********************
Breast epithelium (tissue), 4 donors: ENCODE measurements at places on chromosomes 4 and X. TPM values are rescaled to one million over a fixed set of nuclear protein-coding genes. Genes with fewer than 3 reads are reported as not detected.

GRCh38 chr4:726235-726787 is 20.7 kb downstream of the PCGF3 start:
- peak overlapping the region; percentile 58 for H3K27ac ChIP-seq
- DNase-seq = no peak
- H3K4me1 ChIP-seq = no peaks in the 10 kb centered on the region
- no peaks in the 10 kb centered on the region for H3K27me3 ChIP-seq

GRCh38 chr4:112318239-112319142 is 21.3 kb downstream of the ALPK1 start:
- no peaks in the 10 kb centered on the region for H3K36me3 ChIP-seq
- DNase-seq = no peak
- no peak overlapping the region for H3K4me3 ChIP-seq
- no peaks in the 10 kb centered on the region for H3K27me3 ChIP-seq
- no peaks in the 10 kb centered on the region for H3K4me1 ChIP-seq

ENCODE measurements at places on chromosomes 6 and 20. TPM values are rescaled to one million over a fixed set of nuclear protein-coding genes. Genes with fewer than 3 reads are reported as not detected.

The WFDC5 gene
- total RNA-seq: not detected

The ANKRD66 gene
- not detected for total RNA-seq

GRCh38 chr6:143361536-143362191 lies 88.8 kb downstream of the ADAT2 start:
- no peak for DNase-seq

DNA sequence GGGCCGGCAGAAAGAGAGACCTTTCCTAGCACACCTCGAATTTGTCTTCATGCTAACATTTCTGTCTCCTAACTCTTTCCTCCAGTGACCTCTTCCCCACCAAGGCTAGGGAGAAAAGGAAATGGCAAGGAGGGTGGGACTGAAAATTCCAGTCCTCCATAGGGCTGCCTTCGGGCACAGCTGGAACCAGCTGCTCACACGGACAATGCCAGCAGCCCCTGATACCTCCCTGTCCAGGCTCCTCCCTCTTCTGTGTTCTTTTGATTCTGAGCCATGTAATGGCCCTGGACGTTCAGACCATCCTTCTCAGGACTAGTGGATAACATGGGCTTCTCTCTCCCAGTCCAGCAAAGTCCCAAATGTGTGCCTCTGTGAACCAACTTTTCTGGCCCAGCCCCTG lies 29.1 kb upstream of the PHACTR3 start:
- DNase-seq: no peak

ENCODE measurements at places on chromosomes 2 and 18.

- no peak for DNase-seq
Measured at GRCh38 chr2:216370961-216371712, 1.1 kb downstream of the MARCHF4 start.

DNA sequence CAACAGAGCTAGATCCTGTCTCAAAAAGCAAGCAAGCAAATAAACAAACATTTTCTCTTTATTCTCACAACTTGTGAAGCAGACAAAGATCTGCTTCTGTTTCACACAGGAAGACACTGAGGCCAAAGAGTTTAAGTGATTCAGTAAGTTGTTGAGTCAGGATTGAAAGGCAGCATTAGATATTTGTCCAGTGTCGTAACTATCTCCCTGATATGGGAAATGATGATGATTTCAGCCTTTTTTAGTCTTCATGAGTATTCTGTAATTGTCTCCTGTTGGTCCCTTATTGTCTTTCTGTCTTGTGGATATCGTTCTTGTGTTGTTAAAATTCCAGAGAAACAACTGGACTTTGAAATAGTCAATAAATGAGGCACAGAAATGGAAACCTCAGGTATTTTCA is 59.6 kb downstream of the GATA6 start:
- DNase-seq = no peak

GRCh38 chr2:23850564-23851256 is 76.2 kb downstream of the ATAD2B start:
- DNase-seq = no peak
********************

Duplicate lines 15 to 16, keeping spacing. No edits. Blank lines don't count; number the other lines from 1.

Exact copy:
- total RNA-seq: not detected

The ANKRD66 gene